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“Real world” security testing crucial: Trend Micro

More up-to-date databases and testing methods are key for getting safer products to market faster, the company says

Though the rapidly evolving malware landscape might seem insurmountable, some high tech companies are looking to conquer malicious threats through “real world” security testing. Last week, Trend Micro Inc. reflected on how it has been dealing with the fast-paced threat world since 2009, through its partnerships with independent security test labs such as NSS Labs and Dennis Technology Labs.

The company’s Internet security solutions for consumers and business have ranked consistently first in both corporate and consumer testing among multiple labs compared to testing of other company’s similar products, including McAfee and Symantec, between September 2009 and January 2011.

“The problem today is that the threats have really evolved,” said Ian Gordon, Trend Micro Canada’s director of marketing and channel. Threats have moved from file-based, such as a malicious e-mail attachment, to Web-based, like a phishing link. “Traditionally, they would gather a sample of malware files, and run (anti-virus) programs and see if they found the issues. Now you have to stop them from getting in, in the first place.”

Threat researchers at testing labs like the ones Trend Micro uses will troll the Internet for malicious sites and add them to a database in the cloud, to keep the threat list updated more easily and effectively than lists on the desktops alone. The company calls this the Trend Micro Smart Protection Network. “Fundamentally, you’re way better off having a single database,” Gordon said.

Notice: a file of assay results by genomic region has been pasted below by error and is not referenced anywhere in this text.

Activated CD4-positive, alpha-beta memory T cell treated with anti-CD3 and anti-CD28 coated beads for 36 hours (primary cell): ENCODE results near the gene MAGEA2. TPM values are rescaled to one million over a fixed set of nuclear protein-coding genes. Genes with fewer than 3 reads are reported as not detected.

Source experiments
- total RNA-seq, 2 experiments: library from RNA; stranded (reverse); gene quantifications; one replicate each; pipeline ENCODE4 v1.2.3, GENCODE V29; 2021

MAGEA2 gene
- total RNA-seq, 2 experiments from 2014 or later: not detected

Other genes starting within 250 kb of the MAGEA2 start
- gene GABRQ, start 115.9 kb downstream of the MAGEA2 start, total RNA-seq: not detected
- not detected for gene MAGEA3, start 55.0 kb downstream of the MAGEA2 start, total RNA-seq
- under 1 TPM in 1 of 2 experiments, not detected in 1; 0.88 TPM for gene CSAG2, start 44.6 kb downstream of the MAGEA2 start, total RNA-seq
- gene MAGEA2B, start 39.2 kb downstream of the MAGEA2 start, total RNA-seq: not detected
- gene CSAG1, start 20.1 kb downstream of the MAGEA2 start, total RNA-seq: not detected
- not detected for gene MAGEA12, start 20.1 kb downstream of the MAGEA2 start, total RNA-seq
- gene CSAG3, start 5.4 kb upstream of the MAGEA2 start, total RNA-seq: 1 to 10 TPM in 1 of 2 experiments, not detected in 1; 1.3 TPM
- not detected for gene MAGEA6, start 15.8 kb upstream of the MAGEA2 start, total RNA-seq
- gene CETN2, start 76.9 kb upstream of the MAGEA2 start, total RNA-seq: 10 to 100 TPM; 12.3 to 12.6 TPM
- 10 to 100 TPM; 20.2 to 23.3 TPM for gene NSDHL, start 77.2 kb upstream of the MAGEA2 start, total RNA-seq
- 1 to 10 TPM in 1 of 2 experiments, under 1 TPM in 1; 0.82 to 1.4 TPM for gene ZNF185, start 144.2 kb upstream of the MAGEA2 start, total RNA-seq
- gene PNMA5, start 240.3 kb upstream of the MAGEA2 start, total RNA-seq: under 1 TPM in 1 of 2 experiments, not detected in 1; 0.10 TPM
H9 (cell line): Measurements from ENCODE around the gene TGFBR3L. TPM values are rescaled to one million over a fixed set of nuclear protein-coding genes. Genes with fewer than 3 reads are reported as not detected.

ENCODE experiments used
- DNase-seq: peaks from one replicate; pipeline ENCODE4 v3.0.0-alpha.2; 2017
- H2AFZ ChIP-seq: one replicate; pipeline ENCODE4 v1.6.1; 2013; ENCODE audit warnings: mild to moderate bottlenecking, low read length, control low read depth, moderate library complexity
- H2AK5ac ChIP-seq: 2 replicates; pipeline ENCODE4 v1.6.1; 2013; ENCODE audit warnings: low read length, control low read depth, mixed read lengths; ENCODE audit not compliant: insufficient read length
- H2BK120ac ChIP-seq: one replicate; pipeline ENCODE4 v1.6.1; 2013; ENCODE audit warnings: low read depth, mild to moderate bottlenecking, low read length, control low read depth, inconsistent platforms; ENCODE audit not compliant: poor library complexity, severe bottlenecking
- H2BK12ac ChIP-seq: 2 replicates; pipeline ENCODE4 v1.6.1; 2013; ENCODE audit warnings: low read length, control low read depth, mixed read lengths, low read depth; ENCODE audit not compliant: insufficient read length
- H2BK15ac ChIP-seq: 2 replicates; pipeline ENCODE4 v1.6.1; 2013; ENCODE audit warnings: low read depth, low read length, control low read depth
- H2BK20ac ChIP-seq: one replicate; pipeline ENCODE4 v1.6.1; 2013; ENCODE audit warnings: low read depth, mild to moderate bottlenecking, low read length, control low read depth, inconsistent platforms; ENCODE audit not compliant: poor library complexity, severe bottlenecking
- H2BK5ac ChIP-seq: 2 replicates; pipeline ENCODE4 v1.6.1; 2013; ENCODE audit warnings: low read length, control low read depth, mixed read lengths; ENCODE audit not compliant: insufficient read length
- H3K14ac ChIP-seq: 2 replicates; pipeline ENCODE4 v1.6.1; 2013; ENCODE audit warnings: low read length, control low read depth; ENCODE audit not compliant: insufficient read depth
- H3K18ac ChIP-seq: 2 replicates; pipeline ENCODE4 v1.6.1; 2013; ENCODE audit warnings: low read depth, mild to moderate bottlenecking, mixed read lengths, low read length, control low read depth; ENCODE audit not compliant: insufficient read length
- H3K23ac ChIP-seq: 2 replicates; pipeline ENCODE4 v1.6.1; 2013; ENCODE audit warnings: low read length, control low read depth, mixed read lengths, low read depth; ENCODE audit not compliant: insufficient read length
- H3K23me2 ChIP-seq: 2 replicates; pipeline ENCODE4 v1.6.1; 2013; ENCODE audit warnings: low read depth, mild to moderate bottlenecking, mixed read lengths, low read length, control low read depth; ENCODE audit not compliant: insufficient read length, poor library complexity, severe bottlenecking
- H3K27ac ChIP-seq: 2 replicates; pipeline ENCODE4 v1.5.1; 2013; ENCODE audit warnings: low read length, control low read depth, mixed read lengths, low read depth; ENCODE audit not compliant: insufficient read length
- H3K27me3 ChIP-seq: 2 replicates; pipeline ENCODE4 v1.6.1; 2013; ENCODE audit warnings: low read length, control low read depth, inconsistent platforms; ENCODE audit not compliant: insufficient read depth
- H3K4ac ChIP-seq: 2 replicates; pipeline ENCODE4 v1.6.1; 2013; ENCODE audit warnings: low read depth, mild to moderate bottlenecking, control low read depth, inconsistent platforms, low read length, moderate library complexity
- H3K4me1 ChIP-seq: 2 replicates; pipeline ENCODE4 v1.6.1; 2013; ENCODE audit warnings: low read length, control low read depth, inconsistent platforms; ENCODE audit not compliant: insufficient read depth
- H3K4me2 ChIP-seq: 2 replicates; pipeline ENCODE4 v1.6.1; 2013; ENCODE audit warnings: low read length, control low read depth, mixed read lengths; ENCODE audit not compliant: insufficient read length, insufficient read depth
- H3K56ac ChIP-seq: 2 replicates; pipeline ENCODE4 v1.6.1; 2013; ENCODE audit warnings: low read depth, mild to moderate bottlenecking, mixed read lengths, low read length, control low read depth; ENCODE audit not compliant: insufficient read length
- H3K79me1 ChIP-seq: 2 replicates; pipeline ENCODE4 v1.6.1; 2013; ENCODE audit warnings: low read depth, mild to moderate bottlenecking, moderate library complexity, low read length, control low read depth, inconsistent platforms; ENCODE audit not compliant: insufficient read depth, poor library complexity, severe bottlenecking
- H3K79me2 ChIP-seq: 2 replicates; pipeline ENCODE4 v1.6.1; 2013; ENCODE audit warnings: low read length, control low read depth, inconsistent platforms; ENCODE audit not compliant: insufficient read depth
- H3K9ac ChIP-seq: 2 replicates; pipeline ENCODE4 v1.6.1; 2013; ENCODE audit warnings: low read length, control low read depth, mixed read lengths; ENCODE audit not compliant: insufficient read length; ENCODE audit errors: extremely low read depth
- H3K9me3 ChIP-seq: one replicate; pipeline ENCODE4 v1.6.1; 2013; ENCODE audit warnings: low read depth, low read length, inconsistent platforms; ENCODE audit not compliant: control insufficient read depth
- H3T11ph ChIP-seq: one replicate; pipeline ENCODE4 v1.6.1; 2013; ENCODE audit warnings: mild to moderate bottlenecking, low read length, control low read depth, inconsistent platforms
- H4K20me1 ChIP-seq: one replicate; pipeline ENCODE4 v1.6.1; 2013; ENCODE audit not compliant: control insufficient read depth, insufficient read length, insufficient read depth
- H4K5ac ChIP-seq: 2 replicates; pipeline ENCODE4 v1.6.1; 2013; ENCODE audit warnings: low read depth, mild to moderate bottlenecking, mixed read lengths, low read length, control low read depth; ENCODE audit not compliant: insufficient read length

The labs then test the effectiveness of products like Trend Micro’s in stopping the threat as quickly as possible before it reaches the desktop level. In September 2010, NSS Labs reported that Trend Micro’s solutions had a malware block rate of 90 per cent, with McAfee the next highest at 85 per cent.

Though Trend Micro is not unique in its approach, it has been one of the leaders in the security market, according to James McCloskey, a senior analyst with London, Ont.-based Info-Tech Research Group. “Trend’s approach is certainly ahead of others in the pack,” he said. Symantec Corp. has a similar approach to Trend Micro’s with its Global Intelligence Network. “I think others are heading down that path as well,” McCloskey said.

Trend Micro also runs SimplySecurity.com, a security news Web site to keep the industry as up-to-date as possible on current and evolving threats. It also has a global team of about 1000 threat researchers who work with the labs to analyze evolving threats, Gordon said. “It’s a huge effort in terms of man power.”

This kind of testing also allows products to go to market faster, according to Gordon. “(Channel partners) want to get products out more quickly and know they’re providing the best protection possible,” Gordon said.

“What Trend is highlighting here is this question of not all malware ending up getting down to the desktop,” McCloskey said. “It is better than doing simply static testing,” he said. “It’s more indicative of the product’s true ability to protect you.”

Traditional static security testing is just too slow-paced for today’s threat landscape, McCloskey said. “Frankly, it’s not a sustainable approach. There’s too much variety in malware nowadays and it’s evolving too quickly.”

The speed is so much, in fact, that more vendors are moving from black lists of malware to white lists of recognized, safe software, according to McCloskey. They have also databases of questionable software that functions almost as a watch list, or grey area, where a computer may run the software but catalogue it as a potentially harmful site. Keeping an eye on those sites is key to quick threat responses, he said.

However, combining static testing methods and the real-world approach is still crucial to comprehensive testing, McCloskey said. “This real world testing is excellent but it certainly doesn’t get rid of end point detection capabilities,” since your desktop is still your “last line of defence,” he said. “I think that’s a critical approach.”